• impose specific requirements relating to individual, clients, transactions or activities that pose high risks; and
  • where the Selected Obliged Entity is subject to authorisation, propose that the licence of a Selected Obliged Entity, granted by a national authority, be withdrawn or suspended.

When a Selected Obliged Entity intentionally or negligently breaches certain requirements or does not comply with certain binding decisions, the AMLA may impose fines of up to EUR 10 million (but not exceeding 10% of the total annual turnover in the preceding business year).

D. Indirect supervision of Non-Selected Obliged Entities.

The AMLA will acquire indirect supervision powers over credit institutions, financial institutions, including groups of credit or financial institutions. These institutions and groups under indirect supervision will be known as Non-Selected Obliged Entities.

As a general principle, in exceptional circumstances, the AMLA will have the authority to request the Non-Selected Obliged Entity’s financial supervisors to investigate possible breaches or consider imposing sanctions, if necessary.

However, the AMLA may request that the Commission allow the transfer of the relevant tasks and powers related to indirect supervision of the Non-Selected Obliged Entity from the financial supervisor concerned to the AMLA where the financial supervisor:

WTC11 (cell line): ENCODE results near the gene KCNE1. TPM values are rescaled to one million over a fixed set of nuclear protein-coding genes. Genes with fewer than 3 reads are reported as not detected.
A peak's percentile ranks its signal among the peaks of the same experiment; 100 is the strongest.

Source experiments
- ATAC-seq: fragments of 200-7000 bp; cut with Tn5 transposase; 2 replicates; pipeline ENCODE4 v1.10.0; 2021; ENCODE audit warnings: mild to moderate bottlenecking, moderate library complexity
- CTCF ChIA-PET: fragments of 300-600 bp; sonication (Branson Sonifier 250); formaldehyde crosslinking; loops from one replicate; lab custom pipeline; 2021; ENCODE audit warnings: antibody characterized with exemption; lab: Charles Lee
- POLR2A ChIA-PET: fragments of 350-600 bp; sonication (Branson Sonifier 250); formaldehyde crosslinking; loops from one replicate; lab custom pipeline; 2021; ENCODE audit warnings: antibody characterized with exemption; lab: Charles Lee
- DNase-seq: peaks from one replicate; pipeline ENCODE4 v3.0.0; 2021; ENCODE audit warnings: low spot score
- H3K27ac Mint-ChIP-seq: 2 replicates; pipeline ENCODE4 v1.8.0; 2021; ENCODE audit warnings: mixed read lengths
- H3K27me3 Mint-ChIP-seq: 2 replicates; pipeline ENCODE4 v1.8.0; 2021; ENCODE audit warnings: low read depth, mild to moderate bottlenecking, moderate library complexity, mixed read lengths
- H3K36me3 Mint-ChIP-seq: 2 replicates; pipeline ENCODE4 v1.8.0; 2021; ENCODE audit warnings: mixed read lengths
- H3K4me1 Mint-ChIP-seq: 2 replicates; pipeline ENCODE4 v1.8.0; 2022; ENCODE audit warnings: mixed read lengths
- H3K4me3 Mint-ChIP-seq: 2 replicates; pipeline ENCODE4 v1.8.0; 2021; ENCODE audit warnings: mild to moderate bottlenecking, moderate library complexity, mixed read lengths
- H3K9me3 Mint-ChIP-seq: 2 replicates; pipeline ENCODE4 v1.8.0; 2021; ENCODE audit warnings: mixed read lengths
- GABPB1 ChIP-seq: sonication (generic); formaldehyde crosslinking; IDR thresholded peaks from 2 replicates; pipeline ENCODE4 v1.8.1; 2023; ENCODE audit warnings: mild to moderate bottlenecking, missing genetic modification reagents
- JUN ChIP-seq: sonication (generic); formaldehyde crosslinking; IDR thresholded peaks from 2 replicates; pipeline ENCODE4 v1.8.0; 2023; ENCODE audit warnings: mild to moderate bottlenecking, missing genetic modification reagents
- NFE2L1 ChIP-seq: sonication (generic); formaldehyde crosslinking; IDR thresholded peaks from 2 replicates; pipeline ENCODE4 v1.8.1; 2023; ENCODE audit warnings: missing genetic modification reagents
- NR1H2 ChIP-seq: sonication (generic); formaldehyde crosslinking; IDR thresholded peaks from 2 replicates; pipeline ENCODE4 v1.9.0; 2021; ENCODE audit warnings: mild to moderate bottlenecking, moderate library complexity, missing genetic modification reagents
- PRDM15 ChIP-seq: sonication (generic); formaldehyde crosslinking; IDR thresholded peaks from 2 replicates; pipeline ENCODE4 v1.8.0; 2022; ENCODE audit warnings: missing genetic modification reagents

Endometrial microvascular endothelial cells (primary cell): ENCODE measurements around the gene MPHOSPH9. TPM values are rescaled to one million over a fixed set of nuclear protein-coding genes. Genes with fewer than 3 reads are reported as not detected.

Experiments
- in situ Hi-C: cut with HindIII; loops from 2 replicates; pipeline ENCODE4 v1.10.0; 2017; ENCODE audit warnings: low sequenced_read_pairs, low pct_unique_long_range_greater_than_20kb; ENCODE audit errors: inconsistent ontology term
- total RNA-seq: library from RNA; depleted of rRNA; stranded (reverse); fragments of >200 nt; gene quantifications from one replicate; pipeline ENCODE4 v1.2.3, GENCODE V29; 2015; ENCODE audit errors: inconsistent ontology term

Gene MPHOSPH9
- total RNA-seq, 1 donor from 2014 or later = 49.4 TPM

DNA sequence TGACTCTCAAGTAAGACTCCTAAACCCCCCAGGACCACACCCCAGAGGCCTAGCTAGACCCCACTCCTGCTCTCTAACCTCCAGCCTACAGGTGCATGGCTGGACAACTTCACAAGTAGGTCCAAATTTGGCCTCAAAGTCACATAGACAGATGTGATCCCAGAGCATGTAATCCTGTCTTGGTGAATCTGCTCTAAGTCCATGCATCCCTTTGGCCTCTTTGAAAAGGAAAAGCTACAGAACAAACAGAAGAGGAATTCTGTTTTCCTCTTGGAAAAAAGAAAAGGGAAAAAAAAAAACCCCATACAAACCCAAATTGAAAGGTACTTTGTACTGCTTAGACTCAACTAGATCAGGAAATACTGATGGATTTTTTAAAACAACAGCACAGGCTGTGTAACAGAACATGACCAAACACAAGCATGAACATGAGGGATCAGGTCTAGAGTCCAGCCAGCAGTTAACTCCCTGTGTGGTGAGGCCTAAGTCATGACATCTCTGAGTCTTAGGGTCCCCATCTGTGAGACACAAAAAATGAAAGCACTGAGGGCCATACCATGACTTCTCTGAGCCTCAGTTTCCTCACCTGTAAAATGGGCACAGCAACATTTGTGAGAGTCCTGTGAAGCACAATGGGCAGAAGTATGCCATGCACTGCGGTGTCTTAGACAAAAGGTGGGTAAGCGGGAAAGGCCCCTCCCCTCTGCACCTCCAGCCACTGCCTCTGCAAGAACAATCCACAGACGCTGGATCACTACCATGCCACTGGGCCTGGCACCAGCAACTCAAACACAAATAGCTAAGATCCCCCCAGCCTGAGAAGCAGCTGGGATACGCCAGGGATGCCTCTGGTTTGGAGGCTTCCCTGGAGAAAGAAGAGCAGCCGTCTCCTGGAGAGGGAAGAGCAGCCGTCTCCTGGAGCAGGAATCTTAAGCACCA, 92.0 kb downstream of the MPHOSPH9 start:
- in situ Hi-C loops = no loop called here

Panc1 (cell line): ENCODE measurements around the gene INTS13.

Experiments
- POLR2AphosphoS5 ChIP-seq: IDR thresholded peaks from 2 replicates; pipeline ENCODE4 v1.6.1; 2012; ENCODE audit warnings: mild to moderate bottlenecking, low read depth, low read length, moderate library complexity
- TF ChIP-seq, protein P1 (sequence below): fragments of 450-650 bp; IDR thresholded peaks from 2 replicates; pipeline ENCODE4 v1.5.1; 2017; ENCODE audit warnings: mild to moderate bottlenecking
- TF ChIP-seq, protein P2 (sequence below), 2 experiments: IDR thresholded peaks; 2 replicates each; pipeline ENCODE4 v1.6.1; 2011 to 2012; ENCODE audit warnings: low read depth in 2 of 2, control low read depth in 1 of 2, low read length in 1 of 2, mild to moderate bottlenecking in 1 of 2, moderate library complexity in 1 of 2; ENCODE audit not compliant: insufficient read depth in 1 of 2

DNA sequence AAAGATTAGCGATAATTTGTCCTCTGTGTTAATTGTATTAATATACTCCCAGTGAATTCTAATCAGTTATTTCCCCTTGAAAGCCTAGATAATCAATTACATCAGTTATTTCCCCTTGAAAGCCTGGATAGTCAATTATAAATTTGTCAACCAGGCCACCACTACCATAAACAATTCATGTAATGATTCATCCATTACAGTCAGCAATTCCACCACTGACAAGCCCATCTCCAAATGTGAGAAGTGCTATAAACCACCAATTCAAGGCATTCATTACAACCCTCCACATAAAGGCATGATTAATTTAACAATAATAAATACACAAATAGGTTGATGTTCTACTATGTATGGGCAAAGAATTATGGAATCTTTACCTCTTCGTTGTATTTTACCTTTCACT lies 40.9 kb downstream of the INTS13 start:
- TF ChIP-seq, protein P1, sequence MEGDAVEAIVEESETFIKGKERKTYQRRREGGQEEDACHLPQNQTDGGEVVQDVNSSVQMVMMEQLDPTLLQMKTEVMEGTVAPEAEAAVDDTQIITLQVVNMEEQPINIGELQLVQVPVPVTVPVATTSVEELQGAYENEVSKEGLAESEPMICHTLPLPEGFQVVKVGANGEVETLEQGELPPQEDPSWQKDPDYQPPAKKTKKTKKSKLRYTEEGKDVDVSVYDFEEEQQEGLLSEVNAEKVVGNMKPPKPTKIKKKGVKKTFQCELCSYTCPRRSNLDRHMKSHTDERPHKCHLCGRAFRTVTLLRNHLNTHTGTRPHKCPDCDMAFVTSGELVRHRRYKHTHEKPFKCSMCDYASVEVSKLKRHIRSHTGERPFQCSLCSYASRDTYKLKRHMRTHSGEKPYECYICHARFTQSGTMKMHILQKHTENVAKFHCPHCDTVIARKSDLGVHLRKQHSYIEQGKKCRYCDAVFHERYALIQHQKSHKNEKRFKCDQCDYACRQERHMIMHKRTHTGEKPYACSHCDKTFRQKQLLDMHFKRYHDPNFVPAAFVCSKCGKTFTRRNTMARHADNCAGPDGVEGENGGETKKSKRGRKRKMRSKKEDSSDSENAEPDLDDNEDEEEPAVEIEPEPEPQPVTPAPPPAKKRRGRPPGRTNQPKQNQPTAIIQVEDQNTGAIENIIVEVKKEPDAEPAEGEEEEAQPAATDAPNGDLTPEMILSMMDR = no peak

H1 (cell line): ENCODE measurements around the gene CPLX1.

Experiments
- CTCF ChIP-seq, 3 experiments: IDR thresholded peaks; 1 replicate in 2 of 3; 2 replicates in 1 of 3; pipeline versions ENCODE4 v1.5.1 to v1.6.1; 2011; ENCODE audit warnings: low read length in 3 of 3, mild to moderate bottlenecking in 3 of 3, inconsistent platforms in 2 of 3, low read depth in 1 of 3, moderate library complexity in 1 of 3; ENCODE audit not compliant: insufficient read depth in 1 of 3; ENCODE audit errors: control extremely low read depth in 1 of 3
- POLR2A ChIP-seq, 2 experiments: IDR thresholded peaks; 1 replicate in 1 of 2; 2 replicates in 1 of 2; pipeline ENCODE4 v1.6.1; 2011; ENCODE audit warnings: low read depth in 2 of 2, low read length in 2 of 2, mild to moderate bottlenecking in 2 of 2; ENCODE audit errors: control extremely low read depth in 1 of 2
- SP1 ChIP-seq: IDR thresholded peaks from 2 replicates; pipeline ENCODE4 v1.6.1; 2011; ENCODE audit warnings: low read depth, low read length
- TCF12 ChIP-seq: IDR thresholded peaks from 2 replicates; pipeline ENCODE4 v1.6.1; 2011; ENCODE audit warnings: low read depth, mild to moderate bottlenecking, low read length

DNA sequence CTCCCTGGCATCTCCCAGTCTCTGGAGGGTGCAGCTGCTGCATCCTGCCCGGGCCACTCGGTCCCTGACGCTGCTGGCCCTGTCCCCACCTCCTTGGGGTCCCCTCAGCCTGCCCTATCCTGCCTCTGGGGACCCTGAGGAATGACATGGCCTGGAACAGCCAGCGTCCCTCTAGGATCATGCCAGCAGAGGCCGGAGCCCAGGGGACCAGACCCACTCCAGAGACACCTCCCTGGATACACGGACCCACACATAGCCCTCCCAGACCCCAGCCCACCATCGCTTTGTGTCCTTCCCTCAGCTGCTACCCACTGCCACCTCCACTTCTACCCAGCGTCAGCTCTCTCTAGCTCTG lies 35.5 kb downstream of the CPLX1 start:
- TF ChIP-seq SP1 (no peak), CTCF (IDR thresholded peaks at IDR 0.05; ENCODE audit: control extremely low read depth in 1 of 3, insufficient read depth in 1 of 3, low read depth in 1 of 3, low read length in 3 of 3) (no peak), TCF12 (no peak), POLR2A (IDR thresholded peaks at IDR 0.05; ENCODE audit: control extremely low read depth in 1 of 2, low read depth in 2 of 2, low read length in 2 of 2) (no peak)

• does not comply with the request to investigate or to consider imposing a sanction; or
  • does not inform the AMLA regarding the steps or measures it intends to apply.

E. Issuance of guidelines and assistance with technical advice for the EU lawmakers.

This attribution is going to be covered by both (i) issuance of methodology, guidelines and recommendations; and (ii) instructing and advising the EU legislative bodies on technical matters regarding AML and CFT by developing draft regulatory technical standards or by issuing opinions to the European parliament, to the Council and to the Commission on all issues related to its area of competence.

The AMLA’s guidelines will be addressed to all AML and CFT national authorities, FIUs, or obliged entities. These guidelines will not be binding. Each AML and CFT national authority is obliged to inform the AMLA if they will not comply or do not intend to comply with a specific guideline. Furthermore, the AMLA may issue recommendations to AML and CFT national authorities and obliged entities. Considering its transparency governance principle, the ALMA will, where appropriate, conduct open public consultations regarding the guidelines and recommendations it intends to issue.       

For more information on the AMLA and AML and CFT policies in a particular EU member state, contact your CMS client partner or these CMS experts: Ana Radnev and Florian Pacalici.